A key figure in the ongoing legacy of modern cinema, David Lynch designs environments for spectators, transporting them to inner worlds built by mood, texture, and uneasy artifice. We enter these famously cinematic interiors to be wrapped in plastic, the fundamental substance of Lynchs work. This volume revels in the weird dynamism of Lynchs plastic worlds. Exploring the range of modern design idioms that inform Lynchs films and signature mise-en-scene, Justus Nieland argues that plastic is at once a key architectural and interior design dynamic in Lynchs films, an uncertain way of feeling essential to Lynchs art, and the prime matter of Lynchs strange picture of the human organism._x000B__x000B_Nielands study offers striking new readings of Lynchs major works (Eraserhead, Blue Velvet, Wild at Heart, Mulholland Dr., Inland Empire) and his early experimental films, placing Lynchs experimentalism within the aesthetic traditions of modernism and the avant-garde; the genres of melodrama, film noir, and art cinema; architecture and design history; and contemporary debates about cinematic ontology in the wake of the digital. This inventive study argues that Lynchs plastic concept of life--supplemented by technology, media, and sensuous networks of an electric world--is more alive today than ever.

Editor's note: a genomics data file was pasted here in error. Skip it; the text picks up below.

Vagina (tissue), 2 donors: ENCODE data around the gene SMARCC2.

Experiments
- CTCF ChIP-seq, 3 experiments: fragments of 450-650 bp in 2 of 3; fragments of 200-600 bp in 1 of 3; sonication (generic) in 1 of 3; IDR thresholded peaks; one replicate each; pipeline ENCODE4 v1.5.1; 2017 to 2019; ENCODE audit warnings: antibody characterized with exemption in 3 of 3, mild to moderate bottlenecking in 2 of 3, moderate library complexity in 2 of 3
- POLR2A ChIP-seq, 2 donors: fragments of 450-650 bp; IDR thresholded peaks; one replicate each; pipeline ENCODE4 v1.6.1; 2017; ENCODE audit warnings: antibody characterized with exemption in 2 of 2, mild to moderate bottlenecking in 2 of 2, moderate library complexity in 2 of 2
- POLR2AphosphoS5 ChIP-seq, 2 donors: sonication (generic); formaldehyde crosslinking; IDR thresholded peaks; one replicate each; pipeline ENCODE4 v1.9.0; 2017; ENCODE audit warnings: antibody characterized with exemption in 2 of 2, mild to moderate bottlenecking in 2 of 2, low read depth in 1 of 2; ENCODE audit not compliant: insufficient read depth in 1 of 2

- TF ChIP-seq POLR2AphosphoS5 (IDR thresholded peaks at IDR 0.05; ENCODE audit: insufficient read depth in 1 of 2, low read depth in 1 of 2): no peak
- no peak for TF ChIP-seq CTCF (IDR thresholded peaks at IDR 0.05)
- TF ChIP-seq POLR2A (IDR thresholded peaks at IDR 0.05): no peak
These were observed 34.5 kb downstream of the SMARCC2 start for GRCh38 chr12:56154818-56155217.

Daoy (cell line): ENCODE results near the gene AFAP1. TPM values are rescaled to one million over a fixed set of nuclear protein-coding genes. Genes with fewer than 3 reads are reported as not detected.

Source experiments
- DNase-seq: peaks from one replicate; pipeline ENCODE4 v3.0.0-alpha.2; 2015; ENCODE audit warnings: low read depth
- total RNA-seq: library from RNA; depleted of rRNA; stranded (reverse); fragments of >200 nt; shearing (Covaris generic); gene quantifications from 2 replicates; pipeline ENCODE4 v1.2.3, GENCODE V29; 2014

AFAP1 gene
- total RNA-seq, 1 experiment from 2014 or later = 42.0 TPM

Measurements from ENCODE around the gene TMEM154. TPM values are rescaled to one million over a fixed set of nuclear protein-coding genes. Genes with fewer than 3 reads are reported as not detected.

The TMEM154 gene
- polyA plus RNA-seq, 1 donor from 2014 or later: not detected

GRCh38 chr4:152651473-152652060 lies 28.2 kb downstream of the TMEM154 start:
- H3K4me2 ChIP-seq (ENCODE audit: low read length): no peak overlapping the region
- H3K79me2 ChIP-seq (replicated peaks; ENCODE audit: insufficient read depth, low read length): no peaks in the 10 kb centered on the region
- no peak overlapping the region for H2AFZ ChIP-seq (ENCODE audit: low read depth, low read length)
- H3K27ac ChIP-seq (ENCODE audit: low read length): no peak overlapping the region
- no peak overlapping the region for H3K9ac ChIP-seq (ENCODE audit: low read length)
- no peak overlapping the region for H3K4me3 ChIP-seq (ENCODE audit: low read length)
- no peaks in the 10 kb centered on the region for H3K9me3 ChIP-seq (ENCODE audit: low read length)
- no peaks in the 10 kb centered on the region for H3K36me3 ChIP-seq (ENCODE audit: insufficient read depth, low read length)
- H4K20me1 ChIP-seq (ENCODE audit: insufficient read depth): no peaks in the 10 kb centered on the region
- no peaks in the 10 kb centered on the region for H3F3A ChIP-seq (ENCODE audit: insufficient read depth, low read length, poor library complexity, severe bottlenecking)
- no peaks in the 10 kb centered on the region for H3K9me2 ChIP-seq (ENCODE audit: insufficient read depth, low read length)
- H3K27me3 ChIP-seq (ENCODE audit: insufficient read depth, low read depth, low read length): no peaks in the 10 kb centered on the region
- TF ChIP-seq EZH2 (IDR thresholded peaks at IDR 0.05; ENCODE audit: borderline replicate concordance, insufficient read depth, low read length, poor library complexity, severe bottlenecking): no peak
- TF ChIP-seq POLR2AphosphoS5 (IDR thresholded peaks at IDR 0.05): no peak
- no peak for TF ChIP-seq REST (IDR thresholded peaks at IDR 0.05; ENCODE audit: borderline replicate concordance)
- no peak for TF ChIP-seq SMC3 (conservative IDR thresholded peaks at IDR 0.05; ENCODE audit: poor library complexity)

Subjects: Film Studies
Table of Contents
You are viewing the table of contents
You do not have access to this
on JSTOR. Try logging in through your institution for access.